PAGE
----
Four Reasons Your Business Should Not Do Account-Based Sales Development

You must have heard of the term “account-based marketing” countless times within the past year.

Multiple thought leaders, companies, and analyst firms have defined the term, shown examples of the success it can bring within an organization when properly operated, and used it themselves.

Now, the term “account-based sales development” (ABSD) is growing in popularity and being discussed as to whether it’s a profitable fit for a company, how to best organize and structure teams for it, how to execute on that strategy, and how to measure its success.

ABSD can be highly successful for some companies, such as those selling at the enterprise level. However, not every company is a good candidate for ABSD.

When teams are selling at the account level rather than the lead or contact level, you have to be more strategic with your prospecting. It takes more than a single person per team to make the prospecting strategy successful.

If you’re selling at an enterprise level, this method of marketing and prospecting would be one to evaluate because the return can be much greater than current operations. Selling at an enterprise level contains multiple contacts at various levels and can spread throughout multiple offices. Being able to strategize a coordinated prospecting plan among team members into specific accounts will make for an efficient process, will be more effective (and tailored) to those contacts at identified accounts, and will be easier to track and manage progress.

But if you’re selling into the mid-market space, you’ll have to do some research to decide whether ABSD is the most appropriate approach for your company.

If you’re selling to SMBs and startups, chances are that your average contract value isn’t high enough to see the success of transitioning your sales process to ABSD.

Every company’s sales structure, sales process company resources, and price point will vary. Each criterion needs to be evaluated to ensure that the time and effort of setting up an ABSD approach will yield the expected results.

If you fall somewhere in the middle and wonder whether ABSD is the right approach for you, check out some reasons you should not take an ABSD approach.

1. You haven’t hit your pre-product/market fit

It’s hard for a company and its founding team to admit it hasn’t hit PMF. But you simply won’t have enough information to support your ideal client profile.

Today’s modern sales teams can achieve growth by using data to inform their decision. With all the new sales intelligence and predictive tools available, you can prequalify leads without ever having to talk to them.

However, if you don’t know who your ideal client is, you can’t afford to put all your eggs in one basket and narrow your audience. It’s necessary to get more data points to support your ideal client profile before you engage in highly targeted selling. In fact, by talking to more people and moving in the opposite direction of ABSD, you’ll be able to get to PMF quicker.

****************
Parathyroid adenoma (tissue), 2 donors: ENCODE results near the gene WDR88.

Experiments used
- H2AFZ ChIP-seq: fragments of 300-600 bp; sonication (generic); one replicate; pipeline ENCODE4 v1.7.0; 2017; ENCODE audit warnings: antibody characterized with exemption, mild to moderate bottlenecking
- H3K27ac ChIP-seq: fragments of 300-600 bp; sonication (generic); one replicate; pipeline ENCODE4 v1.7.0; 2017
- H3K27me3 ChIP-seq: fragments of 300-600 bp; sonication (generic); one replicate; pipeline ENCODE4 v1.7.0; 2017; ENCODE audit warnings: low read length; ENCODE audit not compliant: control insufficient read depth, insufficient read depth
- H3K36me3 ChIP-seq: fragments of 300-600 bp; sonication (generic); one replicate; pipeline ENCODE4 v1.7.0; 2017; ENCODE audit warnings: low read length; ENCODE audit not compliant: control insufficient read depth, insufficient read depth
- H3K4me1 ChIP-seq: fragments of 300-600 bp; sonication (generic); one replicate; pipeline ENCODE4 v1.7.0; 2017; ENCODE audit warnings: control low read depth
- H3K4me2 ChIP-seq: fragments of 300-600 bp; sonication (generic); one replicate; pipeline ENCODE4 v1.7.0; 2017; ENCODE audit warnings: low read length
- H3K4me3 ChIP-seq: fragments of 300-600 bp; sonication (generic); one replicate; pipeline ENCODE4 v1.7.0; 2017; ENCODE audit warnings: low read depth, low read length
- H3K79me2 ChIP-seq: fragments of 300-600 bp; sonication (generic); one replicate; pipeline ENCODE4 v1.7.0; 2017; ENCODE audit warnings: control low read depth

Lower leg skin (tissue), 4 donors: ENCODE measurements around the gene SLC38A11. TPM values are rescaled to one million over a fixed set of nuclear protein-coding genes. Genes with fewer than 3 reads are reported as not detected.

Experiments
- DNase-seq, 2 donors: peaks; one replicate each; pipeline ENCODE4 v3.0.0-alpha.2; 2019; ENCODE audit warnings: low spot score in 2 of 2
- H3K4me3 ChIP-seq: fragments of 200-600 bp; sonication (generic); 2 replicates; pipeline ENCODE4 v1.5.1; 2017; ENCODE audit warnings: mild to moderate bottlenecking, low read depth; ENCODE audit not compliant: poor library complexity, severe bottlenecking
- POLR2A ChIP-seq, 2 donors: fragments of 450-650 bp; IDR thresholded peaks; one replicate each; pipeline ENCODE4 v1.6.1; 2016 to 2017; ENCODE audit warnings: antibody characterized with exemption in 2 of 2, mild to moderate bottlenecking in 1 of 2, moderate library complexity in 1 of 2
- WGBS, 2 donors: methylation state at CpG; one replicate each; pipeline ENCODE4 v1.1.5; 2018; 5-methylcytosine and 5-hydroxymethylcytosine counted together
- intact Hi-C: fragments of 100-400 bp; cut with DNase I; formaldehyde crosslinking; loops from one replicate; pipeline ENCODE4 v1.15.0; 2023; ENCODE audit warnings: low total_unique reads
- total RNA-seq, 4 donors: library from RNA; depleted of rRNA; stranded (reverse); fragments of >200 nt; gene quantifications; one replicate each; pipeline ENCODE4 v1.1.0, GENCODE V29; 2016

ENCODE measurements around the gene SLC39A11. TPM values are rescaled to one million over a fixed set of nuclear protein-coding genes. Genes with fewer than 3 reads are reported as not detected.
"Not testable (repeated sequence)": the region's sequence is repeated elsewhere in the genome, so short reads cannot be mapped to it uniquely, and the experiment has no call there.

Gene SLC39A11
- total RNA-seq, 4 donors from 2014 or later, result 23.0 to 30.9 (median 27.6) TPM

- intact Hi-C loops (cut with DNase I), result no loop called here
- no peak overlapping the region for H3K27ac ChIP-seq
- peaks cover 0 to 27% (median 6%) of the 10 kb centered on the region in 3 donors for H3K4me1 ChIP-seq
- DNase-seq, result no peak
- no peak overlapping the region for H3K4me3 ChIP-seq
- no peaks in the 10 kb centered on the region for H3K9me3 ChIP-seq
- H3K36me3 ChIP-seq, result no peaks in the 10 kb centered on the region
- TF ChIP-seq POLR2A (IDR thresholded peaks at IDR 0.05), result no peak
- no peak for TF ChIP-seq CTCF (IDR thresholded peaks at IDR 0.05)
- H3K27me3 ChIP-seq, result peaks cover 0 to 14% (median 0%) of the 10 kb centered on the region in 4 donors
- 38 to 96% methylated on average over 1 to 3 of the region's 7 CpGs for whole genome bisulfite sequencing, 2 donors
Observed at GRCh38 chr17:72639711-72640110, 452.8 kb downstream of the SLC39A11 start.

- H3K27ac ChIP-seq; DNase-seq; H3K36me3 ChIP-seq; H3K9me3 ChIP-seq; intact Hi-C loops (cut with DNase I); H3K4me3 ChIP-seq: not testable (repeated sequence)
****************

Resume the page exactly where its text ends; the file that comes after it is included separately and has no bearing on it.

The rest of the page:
2. You don’t have a predictable pipeline

In contact-based selling, opportunity pipeline value is determined after the first call with a lead. By this time, you’ve already done half the work, and you only now discover the value of the opportunity. This is similar to the previous warning that if you don’t have enough data or the right data then you could be shooting yourself in the foot.

In ABSD, pipeline value for an opportunity is usually part of qualifying criteria, so you have a more reliable and predictable pipeline.

3. You’re not positioned to move up market

Every sales team wants to be able to sell larger deals. Team members dream of the day they close their first million-dollar deal. But the truth is that not all companies are set up to handle large deals.

ABSD is a sales process, but it requires more than just your sales team. When done correctly, marketing is involved, and customer support and customer success will have pivotal roles as well. If your entire team is not ready, you could be setting up yourself and your teams for failure.

4. You don’t have the technology required to perform ABSD

Some technologies are better suited for specific sales processes than others. Because ABSD requires a more personal approach, the tools you have previously used to automate everything may not give you the flexibility to add the customization and personalization required to sell at the account level.

Fortunately, you and your team can use multiple tools to help transition to a technology-backed ABSD team. Look for tools built off an ABSD strategy, so all prospecting functionalities (automated dialing technology, email, data procurement and appending, and workflows) are taken into consideration. Sales reps then can prospect more accurately and efficiently, which results in more qualified leads.

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ABSD can quickly boost your revenue and increase communication and alignment throughout your company.

When you focus on what works, management can begin to hold individual reps and entire teams more accountable to their numbers. (And an increase in accountability and responsibility directly correlates with an increase in performance.) However, ABSD is only going to be effective when it’s structured properly and is a good fit for your company’s offering. Make sure you thoroughly review the strategy needed.

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